Considers how dangerous beasts in horror films illuminate the human-animal relationship.
It's always been a wild world, with humans telling stories of killer animals as soon as they could tell stories at all. Movies are an especially popular vehicle for our fascination with fierce creatures. In Brute Force, Dominic Lennard takes a close look at a range of cinematic animal attackers, including killer gorillas, sharks, snakes, bears, wolves, spiders, and even a few dinosaurs. Lennard argues that animal horror is not so much a focused genre as it is an impulse, tapping into age-old fears of becoming prey. At the same time, these films expose conflicts and uncertainties in our current relationship with animals. Movies considered include King Kong, Jaws, The Grey, Them!, Arachnophobia, Jurassic Park, Snakes on a Plane, An American Werewolf in London, and many more. Drawing on insights from film studies, art history, cognitive science, and evolutionary psychology, Brute Force is an engaging critical exploration—and appreciation—of cinema's many bad beasts.
Dominic Lennard is Associate Lecturer at the University of Tasmania and the author of Bad Seeds and Holy Terrors: The Child Villains of Horror Film, also published by SUNY Press.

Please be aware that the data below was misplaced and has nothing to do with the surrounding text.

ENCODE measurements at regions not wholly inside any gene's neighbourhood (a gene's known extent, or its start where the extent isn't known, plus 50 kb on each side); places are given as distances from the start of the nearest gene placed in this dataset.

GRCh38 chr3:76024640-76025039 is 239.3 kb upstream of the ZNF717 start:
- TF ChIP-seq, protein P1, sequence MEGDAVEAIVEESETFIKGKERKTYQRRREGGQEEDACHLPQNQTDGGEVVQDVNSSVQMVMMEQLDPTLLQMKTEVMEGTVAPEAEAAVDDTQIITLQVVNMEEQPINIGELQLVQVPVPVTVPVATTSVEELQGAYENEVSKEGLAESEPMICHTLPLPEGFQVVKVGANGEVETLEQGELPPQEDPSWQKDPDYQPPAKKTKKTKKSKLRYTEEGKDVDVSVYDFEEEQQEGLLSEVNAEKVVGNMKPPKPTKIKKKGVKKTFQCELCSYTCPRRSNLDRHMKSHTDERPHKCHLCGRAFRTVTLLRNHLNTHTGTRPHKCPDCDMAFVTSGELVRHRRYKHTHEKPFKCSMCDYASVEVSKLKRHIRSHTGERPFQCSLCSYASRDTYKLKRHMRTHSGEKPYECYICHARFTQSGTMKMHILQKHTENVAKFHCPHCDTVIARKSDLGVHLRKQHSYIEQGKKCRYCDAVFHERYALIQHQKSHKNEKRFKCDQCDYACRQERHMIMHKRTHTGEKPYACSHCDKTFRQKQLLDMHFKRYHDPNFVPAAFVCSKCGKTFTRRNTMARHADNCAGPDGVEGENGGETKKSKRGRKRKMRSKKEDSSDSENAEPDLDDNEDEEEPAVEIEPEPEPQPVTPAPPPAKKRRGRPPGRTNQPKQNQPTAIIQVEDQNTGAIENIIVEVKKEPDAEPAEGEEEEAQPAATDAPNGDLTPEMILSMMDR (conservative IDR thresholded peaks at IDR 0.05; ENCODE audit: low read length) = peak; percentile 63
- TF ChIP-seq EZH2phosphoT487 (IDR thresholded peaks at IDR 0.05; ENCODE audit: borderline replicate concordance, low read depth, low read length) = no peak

"…a wonderful book. Lennard's compositional flair, in combination with his keen interpretive vision and his command of the relevant science, makes this book a real gem—eminently readable, full of insight, and suffused with good sense." — Evolutionary Studies in Imaginative Culture
"The brilliance of Dominic Lennard's Brute Force is not only that it is long overdue, but one didn't realize it was due in the first place! Yet upon reflection and, of course, through Lennard's engaging book, one realizes not only the ubiquity of animals in horror, but their utter centrality to so many classic horror films. In reading this, we can hear the distant rumble of footsteps of a genetically reborn Tyrannosaurus or the hurried pounding of our beloved Rover who has decided that he wants more than kibbles and bits for dinner—and we look mighty appetizing. 'Groundbreaking' is often overused, but in this case it truly fits." — David Desser, coeditor of Tough Ain't Enough: New Perspectives on the Films of Clint Eastwood